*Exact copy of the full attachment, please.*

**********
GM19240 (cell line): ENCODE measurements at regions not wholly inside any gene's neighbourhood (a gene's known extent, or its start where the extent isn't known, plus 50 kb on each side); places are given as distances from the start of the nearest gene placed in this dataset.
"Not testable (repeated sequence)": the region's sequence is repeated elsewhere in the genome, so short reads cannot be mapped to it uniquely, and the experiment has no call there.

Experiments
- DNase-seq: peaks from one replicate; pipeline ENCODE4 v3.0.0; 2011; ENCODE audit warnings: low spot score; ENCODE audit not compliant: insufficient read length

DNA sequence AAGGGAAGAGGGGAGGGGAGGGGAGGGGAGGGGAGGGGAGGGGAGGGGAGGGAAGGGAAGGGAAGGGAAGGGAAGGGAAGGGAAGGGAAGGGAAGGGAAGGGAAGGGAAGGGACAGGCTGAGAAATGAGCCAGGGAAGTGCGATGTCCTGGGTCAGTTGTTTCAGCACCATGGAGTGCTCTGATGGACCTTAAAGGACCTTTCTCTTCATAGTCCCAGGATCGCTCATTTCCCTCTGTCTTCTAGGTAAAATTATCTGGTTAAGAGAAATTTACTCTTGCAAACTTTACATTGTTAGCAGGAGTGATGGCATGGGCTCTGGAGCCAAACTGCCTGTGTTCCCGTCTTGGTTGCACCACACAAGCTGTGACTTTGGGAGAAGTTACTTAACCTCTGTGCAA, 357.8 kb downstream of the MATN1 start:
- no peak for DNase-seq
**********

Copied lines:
GM19240 (cell line): ENCODE measurements at regions not wholly inside any gene's neighbourhood (a gene's known extent, or its start where the extent isn't known, plus 50 kb on each side); places are given as distances from the start of the nearest gene placed in this dataset.
"Not testable (repeated sequence)": the region's sequence is repeated elsewhere in the genome, so short reads cannot be mapped to it uniquely, and the experiment has no call there.

Experiments
- DNase-seq: peaks from one replicate; pipeline ENCODE4 v3.0.0; 2011; ENCODE audit warnings: low spot score; ENCODE audit not compliant: insufficient read length

DNA sequence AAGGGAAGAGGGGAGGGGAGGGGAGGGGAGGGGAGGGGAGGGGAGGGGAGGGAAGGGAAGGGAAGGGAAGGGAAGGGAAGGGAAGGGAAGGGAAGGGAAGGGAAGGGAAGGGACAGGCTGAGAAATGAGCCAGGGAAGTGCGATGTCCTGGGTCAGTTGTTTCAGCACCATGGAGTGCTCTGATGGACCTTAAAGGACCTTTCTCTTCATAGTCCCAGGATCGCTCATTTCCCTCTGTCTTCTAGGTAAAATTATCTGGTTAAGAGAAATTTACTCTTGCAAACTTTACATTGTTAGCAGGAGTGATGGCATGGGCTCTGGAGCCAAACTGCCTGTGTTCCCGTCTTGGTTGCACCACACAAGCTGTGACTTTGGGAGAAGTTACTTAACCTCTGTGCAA, 357.8 kb downstream of the MATN1 start:
- no peak for DNase-seq